6. McLuhan continues here: “Analogical proportion is a basic aspect of auditory space and of oral culture. It is the oral equivalent of the golden section in architecture and design.” This adds a further complication to his use of the terms “auditory space” and “oral culture”, for he was well aware that not all auditory or oral experience exemplifies “the golden section”. The questions arise: What level (message or medium, figure or ground) is intended here? At this level (whichever it is), how to account for the presence or absence of “the golden section”? And how to specify all this for education and all other practical applications extending from governance to entertainment?
  7. From earlier in #8: “In the old lineal terms, quantitative relations mean the exclusion of (…) all spiritual complexity.”
  8. McLuhan has “oral situation” here. For the implicated problems see the discussions above.
  9. McLuhan was not yet using figure/ground at this time. He would later consider the figure/ground contrast as essential to the understanding of his work.
  10. McLuhan came to this view from poetry and theology, in both of which he had long recognized interlocking levels of significance. His path to science from the arts and religion came via Whitehead and, especially, Giedion.

Birthpains of the new: “an arduous metamorphosis”

Poets and artists literally turned their own psyches into laboratories where they practiced the most austere experiments in total disregard of their personal happiness. (Catholic Humanism and Modern Letters, 1954)1

Ezra Pound says “Poetry is news that stays news.” He invaded the oral sphere and became [lasting] news — an arduous metamorphosis. (Explorations 8, #5, 1957)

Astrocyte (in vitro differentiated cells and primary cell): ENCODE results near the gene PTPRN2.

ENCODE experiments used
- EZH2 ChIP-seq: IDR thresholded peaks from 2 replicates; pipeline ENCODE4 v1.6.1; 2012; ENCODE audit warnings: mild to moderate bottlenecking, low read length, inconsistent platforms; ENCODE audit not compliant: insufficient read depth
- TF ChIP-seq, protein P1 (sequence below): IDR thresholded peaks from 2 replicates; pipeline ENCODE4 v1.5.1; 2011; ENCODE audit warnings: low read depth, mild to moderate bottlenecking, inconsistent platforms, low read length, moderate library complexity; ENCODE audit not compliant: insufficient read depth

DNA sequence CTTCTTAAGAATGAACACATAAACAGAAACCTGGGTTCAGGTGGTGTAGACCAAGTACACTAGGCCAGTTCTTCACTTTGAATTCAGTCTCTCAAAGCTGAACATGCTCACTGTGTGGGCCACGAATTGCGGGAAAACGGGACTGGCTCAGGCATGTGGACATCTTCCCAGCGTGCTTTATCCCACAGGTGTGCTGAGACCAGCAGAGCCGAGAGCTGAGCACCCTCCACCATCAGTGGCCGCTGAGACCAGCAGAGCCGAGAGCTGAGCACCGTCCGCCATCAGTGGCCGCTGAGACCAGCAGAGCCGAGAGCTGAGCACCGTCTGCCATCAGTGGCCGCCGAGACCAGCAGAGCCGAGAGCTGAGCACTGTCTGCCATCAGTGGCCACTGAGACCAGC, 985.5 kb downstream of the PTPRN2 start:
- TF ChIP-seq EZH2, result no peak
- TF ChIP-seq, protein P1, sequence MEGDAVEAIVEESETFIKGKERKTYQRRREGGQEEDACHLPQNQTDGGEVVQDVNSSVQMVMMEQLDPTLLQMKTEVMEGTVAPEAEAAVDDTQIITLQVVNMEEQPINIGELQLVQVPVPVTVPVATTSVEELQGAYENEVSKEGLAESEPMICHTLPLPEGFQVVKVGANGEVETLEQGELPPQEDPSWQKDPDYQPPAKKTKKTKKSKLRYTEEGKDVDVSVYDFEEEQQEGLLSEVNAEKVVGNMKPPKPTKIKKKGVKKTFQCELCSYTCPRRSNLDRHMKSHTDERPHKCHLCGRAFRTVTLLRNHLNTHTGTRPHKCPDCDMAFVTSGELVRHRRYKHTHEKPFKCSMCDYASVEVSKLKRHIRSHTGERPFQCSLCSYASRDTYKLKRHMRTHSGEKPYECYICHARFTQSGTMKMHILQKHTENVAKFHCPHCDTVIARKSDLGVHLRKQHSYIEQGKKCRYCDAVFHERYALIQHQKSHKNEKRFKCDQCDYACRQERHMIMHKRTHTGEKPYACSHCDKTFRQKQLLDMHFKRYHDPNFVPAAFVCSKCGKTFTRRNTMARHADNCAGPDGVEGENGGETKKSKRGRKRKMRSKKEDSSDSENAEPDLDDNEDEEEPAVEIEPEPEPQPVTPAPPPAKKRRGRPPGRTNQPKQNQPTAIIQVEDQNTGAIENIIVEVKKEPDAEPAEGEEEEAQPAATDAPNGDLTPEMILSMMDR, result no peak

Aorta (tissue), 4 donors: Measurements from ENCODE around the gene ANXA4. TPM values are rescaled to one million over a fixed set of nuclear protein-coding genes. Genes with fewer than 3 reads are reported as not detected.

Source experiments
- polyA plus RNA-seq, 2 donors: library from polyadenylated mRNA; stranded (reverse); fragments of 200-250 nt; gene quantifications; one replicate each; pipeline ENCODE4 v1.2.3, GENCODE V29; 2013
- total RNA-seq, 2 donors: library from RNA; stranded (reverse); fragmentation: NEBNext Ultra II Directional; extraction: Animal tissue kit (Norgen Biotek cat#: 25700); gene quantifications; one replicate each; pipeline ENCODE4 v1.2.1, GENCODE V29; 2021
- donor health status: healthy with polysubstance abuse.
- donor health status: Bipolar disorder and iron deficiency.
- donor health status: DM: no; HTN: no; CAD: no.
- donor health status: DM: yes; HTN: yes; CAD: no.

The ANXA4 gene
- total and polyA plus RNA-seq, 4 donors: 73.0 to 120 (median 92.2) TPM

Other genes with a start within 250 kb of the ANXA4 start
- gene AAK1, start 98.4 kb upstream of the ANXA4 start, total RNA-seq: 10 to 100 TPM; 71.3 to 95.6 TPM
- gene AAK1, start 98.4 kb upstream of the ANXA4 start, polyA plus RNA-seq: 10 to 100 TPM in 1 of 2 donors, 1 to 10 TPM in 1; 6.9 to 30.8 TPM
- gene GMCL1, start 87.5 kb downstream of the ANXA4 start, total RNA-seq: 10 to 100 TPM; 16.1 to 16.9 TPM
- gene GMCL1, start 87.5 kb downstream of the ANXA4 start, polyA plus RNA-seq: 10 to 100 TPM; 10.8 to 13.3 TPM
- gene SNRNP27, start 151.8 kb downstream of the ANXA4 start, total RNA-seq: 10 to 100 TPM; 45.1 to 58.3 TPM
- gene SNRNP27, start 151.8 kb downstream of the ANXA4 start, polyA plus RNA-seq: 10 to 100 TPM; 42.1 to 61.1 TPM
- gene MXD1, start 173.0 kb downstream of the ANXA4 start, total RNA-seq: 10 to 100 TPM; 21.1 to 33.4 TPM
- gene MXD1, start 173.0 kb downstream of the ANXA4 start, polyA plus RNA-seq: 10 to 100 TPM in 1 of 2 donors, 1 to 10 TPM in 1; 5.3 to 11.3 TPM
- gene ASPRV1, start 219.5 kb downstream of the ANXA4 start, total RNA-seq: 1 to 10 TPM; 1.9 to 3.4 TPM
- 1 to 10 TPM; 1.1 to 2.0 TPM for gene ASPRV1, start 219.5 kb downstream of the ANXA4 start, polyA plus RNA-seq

Every headache is the attempt of a creative idea to get born. (Explorations 8, #24, 1957)2

It is not strange, therefore, that we should feel an especial fascination for Oedipus Rex and its companion Oedipus at Colonus at this time. There is much that is relevant for us in these plays. Oedipus, the corporate image or mask of tribal Thebes, sets forth on an individual quest for private identity. Plunging into the collective tribal unconscious to discover himself, he discovers a web of guilt and horror. His corporate tribal mask is rent asunder. He is fragmented out of Thebes by the force of his private explosion of insight, and goes to detribalized or civilized Athens, seeking peace of mind and a lessening of the collective guilt weighing on his now private consciousness.3 In Athens he discovers a private absolution from guilt, and the means to a corporate, hero death.4 The tormented and fragmented self that his life quest had fashioned from his sleuthing in the collective mind, is united once more with the corporate mask of his culture. (Masks And Roles And The Corporate Image, Explorations 10, 1964)

In Explorations 8, on top of a short article on Wyndham Lewis, ‘Third Program in the Human Age’, McLuhan published 24 unpaginated ‘items’ amounting to around half the volume. They averaged 2 or 3 pages in length. These were notes he had assembled on a variety of topics and were now included in the penultimate issue of the original Explorations series and the last of that series to which he would contribute.5

Explorations 8 appeared in October 1957, a month after McLuhan and Harry Skornia first met at an MLA conference in Madison and a month before McLuhan attended the first NAEB ‘research seminar’ in Columbus. His ‘Understanding Media’ project with the NAEB would be conceived the next year and begun in September 1959. These Explorations 8 ‘items’, along with his other 1957 publications, therefore provide a snapshot of McLuhan’s thinking just as he was beginning the intense research he would under-take for the NAEB.